The company said Thursday that the job cuts will be made through retirements and attrition at the smelter, which currently has about 1,400 employees.
One of the potlines had been expected to be shut down later this year and the second in 2015. Instead, they will both be closed by August.
The closure will leave the smelter with two operating potlines — the long rows of high-voltage reduction pots where aluminum is smelted.
The aluminum giant said the decision will remove 105,000 tonnes of annual capacity, leaving the facility with the capability of producing 282,000 tonnes of metal annually.
The announcement came a couple of weeks after Alcoa announced a 15-month review to cut worldwide production by 460,000 tonnes or 11 per cent of its global output.
The company said the review was in response to a more than 33 per cent drop in the price of aluminum since 2011.
It has already idled 568,000 tonnes of production capacity, or 13 per cent of its global network.
Alcoa (NYSE:AA) said the Soderberg potlines to be closed are among its highest-cost smelting capacity.
"With the goal of improving the competitiveness of the smelter, we have reviewed the project's timeline," Martin Briere, president of Alcoa Canada Primary Products, told a local radio station.
Alcoa is the largest employer in the north shore community, where the plant has operated under various owners since 1957.
Briere also said market conditions have forced it to delay a new potline at the smelter until 2019 instead of 2016. The new line will have the capacity to more efficiently produce 160,000 tonnes of aluminum annually.
The company said it will begin preparations for the upgrade by investing $100 million in the smelter over the next three years, including $30 million to upgrade the plant's casthouse facilities.
The investment is in addition to $75 million to rebuild port facilities to better meet the future needs of a modernized plant.
Briere said the Quebec government was "very open" to reviewing the construction schedule because of the importance for Alcoa to adapt to market realities and make the project as cost-effective as possible.
"These efforts will help move our Baie-Comeau plant down the global aluminum cost curve and continue to provide important economic benefits to the region."
The Quebec government announced Thursday that it has given both Alcoa and Rio Tinto Alcan more time to honour their investment commitments in the province because of the weak aluminum market.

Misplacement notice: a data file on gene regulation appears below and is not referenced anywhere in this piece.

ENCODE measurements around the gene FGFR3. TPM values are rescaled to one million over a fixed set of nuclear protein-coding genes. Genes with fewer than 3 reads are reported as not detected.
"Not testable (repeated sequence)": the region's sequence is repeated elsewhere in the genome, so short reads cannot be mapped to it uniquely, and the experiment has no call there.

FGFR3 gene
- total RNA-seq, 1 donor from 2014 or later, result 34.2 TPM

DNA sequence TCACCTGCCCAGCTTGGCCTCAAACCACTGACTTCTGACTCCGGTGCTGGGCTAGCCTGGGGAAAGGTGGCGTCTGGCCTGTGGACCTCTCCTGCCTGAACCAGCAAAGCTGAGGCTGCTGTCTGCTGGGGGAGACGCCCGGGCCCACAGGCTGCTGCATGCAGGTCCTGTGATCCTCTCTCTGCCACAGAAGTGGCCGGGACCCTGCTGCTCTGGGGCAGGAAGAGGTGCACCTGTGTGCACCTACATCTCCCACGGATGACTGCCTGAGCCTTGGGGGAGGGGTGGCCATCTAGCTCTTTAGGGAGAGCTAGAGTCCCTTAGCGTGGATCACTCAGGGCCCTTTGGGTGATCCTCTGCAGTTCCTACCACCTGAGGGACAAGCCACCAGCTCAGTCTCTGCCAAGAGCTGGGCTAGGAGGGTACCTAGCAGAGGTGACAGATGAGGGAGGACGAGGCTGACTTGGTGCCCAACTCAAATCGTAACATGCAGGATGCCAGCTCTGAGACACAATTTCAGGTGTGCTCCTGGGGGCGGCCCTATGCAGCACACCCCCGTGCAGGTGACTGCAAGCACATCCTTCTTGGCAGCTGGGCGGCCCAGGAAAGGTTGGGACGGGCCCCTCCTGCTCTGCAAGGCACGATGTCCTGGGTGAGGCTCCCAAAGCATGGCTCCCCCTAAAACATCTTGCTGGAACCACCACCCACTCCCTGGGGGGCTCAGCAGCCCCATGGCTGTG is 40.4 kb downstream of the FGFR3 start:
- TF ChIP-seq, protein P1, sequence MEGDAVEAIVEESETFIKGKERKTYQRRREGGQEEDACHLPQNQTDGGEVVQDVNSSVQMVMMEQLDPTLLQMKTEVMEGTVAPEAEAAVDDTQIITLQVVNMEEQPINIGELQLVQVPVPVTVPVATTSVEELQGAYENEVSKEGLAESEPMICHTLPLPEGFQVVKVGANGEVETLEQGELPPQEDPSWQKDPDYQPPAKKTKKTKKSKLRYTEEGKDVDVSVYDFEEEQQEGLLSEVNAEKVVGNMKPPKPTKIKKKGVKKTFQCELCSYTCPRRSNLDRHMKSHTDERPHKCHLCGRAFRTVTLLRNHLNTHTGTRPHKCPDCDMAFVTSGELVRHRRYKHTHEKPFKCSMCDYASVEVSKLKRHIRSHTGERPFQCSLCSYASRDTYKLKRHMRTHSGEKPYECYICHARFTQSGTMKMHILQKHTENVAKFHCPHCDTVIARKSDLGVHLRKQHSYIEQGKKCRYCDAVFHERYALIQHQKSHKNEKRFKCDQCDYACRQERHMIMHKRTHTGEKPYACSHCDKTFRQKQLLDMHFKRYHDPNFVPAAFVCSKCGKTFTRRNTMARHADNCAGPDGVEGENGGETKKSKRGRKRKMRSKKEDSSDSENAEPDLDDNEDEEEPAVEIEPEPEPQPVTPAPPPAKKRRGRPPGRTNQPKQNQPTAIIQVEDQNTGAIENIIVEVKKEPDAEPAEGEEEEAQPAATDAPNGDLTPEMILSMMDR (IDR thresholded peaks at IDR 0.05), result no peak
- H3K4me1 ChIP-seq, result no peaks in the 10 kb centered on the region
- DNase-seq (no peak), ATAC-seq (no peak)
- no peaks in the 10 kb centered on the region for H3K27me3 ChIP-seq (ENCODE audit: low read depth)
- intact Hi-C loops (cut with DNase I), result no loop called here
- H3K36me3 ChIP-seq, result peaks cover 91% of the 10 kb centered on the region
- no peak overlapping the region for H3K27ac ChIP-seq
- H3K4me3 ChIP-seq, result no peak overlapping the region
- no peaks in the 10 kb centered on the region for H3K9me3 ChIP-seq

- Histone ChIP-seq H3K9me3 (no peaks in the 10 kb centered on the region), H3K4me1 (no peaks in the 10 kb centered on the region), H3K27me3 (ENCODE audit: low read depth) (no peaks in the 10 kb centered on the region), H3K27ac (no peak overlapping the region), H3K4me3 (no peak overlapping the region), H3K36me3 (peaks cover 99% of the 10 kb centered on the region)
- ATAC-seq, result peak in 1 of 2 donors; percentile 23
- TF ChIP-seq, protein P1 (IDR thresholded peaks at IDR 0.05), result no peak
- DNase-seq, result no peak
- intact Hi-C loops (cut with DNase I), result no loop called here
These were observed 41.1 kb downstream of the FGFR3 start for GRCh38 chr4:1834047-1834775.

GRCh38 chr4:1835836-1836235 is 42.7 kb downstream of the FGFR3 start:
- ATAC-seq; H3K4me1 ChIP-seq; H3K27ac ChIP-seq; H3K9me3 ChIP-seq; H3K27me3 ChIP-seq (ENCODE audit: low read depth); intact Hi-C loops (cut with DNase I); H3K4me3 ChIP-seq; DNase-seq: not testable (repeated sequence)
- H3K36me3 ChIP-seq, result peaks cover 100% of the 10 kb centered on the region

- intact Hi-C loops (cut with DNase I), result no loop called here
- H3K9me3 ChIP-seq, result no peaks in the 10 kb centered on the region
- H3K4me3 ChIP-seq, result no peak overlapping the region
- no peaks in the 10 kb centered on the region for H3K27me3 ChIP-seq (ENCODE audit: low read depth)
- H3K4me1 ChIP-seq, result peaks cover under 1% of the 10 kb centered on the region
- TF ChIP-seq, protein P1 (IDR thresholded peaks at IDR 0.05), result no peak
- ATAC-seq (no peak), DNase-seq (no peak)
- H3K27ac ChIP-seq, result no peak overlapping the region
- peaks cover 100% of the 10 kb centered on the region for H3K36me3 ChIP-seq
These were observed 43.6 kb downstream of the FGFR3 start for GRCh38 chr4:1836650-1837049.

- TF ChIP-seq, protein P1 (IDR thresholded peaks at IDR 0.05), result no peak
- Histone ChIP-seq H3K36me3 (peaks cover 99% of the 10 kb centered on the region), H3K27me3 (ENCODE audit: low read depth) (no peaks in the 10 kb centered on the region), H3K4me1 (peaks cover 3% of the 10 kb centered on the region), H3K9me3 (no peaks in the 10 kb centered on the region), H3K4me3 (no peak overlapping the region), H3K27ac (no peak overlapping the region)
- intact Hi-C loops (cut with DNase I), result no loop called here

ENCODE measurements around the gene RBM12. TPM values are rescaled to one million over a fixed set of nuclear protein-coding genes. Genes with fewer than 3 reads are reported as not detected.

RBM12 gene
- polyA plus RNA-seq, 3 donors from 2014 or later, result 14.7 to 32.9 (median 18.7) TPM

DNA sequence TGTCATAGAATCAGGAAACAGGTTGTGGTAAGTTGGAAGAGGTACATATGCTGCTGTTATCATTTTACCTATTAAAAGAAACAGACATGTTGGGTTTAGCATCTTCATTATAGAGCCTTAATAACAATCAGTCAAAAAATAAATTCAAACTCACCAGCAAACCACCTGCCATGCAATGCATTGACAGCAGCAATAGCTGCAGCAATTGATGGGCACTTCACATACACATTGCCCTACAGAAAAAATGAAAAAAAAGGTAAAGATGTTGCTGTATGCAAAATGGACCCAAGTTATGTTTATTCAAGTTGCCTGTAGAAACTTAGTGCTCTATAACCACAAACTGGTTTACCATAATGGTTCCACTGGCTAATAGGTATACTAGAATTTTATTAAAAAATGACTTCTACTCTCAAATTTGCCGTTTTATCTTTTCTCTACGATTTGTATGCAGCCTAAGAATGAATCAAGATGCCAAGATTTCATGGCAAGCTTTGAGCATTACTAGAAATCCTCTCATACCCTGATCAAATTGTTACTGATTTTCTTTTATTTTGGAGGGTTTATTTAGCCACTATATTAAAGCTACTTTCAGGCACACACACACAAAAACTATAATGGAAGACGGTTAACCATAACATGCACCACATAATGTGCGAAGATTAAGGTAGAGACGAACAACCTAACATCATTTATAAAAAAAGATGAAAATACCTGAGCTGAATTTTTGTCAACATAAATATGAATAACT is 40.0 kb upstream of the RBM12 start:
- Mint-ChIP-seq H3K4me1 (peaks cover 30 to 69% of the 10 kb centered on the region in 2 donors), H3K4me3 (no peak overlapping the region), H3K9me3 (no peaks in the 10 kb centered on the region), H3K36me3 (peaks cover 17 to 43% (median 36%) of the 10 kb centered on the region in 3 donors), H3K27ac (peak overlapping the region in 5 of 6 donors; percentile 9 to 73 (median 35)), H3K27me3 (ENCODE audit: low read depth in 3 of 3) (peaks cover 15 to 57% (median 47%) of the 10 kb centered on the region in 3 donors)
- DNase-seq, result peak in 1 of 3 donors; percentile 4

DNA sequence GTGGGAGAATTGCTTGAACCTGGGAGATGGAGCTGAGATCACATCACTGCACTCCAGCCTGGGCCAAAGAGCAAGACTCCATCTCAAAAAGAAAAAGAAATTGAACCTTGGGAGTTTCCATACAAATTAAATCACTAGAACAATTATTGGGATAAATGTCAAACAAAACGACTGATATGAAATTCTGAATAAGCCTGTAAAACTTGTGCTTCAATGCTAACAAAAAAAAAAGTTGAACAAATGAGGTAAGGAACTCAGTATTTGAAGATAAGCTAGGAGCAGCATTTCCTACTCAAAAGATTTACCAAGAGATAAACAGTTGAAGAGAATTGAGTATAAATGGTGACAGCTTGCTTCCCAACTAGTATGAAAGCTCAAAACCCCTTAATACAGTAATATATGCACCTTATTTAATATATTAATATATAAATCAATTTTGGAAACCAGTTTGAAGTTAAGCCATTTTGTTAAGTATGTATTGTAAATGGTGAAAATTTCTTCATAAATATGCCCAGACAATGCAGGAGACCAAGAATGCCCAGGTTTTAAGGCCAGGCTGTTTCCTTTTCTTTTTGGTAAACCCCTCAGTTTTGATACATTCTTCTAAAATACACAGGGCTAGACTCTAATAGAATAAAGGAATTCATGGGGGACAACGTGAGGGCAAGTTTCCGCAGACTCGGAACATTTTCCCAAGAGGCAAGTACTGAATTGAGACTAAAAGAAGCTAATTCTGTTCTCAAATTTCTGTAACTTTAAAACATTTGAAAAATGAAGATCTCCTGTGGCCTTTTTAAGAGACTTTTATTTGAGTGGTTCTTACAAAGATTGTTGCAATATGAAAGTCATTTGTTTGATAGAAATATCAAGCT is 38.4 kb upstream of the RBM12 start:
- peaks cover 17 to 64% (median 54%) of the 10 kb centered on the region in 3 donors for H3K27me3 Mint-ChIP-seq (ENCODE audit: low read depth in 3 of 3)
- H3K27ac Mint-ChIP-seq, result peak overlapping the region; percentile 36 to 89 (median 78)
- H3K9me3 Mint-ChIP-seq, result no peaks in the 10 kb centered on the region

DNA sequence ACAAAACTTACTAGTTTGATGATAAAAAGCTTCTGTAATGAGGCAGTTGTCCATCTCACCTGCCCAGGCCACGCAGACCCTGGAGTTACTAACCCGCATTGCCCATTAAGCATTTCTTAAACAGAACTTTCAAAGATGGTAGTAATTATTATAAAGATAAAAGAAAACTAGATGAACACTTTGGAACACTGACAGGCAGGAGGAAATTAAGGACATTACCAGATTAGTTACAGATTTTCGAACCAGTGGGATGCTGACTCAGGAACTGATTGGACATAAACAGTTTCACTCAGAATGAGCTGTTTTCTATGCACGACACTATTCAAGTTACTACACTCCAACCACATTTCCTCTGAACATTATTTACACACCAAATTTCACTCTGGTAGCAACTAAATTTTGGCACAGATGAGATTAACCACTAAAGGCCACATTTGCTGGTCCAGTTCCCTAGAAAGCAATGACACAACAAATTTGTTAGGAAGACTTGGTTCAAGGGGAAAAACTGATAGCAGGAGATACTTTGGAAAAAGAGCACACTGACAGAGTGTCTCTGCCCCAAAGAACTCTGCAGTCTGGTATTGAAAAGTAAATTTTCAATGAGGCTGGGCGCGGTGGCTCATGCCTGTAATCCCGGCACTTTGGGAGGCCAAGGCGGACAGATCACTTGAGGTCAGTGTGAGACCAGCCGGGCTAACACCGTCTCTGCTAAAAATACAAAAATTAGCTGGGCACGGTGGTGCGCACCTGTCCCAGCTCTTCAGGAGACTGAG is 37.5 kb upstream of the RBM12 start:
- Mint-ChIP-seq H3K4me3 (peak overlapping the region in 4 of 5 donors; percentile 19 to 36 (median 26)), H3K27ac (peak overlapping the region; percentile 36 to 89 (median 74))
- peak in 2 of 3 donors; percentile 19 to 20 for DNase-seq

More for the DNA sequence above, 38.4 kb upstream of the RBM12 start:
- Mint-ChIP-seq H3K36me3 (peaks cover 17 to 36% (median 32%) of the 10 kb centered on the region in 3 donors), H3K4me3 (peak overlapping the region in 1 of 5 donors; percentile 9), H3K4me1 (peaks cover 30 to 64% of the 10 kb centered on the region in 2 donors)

Alcoa plans to spend $1.2 billion to modernize the Baie-Comeau plant.
"Our sole purpose is to enable Alcoa to realize the modernization of its facilities in Baie-Comeau and maintain quality jobs," said Finance Minister Nicolas Marceau.
The government also gave the same flexibility to Rio Tinto Alcan for its planned $2.1-billion investment in the Saguenay-Lac-Saintt-Jean region.
Marceau said its decision will preserve hundreds of jobs by granting a 24-month extension to the life of Rio Tinto Alcan's Arvida smelter to January 2017.
"This decision is particularly important because it ensures the preservation of jobs and favours a gradual transition between the complete closure of the Arvida plant and the investment program released in 2006 by Rio Tinto Alcan," said Etienne Jacques, head of Rio Tinto Alcan primary metal in North America.
The mining giant said it has already spent nearly $1.5 billion on a new AP60 project at Arvida and a Shipshaw energy project.
Alcoa said the delay in its upgrade won't affect its commitment to provide $50 million over 25 years to the province's economic development fund. It will also continue to contribute $10 million over the same period to the local community.
The closure is expected to lead to an after-tax restructuring charge of $135 million to $155 million, of which 30 per cent will be recorded in the second quarter.
Alcoa employs 3,100 workers in Canada, including those at Quebec smelters in Baie-Comeau, Becancour and Deschambault. They are among 61,000 Alcoa employees in 30 countries around the world.
The three plants have the capacity to produce nearly one million tonnes of aluminum annually.
Tony Robson of BMO Capital Markets has said Alcoa runs "old and high-cost plants" using older technology, particularly in the U.S., Australia and Europe, that have cash costs above the current aluminum price.
"Given its cost structure and high debt levels, Alcoa has little choice with this process unless the aluminum price rebounds on a sustainable basis," he wrote in a report earlier this month.